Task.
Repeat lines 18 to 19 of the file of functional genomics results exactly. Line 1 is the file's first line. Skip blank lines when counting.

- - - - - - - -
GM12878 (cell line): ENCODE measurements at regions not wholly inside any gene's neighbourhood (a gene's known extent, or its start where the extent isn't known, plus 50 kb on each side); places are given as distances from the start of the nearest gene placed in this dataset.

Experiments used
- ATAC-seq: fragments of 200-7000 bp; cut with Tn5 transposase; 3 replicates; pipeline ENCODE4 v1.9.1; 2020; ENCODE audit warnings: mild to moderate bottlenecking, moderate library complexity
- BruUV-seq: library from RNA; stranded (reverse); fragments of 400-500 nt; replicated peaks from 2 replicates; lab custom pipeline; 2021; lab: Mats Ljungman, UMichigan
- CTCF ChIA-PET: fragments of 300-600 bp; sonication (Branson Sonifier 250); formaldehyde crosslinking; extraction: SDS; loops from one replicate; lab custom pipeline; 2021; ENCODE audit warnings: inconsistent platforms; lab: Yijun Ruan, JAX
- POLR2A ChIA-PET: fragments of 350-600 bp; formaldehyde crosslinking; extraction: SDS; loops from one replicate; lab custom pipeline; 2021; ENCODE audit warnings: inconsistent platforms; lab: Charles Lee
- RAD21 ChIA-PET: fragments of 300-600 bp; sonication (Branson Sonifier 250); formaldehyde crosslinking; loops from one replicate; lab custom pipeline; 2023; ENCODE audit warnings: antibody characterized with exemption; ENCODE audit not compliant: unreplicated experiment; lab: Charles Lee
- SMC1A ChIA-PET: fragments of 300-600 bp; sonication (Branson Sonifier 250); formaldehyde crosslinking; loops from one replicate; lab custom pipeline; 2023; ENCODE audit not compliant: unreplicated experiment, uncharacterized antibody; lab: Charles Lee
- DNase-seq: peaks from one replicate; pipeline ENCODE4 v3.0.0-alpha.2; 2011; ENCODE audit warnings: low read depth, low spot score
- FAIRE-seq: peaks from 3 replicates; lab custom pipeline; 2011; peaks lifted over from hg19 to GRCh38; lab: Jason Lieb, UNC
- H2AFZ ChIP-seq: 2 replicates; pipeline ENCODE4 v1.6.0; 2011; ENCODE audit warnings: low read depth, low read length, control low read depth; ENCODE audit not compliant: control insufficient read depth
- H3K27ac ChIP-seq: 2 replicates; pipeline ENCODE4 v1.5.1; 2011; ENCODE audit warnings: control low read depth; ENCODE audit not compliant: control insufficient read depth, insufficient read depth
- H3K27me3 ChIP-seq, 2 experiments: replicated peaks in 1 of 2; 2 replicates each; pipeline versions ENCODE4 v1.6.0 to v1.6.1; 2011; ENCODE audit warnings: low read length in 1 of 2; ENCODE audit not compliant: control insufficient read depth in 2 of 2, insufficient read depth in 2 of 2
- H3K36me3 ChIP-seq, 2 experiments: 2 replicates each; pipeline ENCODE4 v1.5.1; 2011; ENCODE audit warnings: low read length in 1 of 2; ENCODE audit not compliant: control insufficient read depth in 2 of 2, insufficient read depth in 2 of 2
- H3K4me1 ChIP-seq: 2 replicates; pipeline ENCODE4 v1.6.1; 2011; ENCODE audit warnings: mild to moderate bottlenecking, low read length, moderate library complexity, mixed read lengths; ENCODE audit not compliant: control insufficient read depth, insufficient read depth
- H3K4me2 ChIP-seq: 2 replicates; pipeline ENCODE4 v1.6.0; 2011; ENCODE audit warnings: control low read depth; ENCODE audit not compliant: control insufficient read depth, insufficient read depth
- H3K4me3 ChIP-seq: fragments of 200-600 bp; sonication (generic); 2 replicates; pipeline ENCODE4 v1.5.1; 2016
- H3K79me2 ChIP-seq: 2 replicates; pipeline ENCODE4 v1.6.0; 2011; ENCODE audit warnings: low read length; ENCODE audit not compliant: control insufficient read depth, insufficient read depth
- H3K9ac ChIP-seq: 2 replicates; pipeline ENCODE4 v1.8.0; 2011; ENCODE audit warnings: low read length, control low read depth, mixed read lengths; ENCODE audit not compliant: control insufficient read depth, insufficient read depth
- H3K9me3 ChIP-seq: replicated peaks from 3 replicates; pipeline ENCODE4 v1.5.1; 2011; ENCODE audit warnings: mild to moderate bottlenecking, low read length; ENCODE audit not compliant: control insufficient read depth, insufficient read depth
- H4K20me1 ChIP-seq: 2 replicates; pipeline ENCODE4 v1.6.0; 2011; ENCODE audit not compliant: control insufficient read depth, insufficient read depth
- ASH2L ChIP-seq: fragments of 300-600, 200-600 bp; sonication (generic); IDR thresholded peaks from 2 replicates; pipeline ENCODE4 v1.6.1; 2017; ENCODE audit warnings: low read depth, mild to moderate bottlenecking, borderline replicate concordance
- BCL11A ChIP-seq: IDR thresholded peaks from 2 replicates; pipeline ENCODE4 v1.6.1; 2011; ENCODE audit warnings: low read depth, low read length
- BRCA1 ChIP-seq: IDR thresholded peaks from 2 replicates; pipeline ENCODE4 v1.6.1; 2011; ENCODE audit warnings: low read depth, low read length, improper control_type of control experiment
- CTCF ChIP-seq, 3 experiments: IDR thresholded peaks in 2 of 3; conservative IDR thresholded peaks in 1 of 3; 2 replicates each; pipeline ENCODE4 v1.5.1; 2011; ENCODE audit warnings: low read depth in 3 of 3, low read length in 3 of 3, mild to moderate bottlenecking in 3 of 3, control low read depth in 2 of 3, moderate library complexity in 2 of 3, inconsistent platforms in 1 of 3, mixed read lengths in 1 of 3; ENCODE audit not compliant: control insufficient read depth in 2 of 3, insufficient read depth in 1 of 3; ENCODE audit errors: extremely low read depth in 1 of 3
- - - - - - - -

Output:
- H3K79me2 ChIP-seq: 2 replicates; pipeline ENCODE4 v1.6.0; 2011; ENCODE audit warnings: low read length; ENCODE audit not compliant: control insufficient read depth, insufficient read depth
- H3K9ac ChIP-seq: 2 replicates; pipeline ENCODE4 v1.8.0; 2011; ENCODE audit warnings: low read length, control low read depth, mixed read lengths; ENCODE audit not compliant: control insufficient read depth, insufficient read depth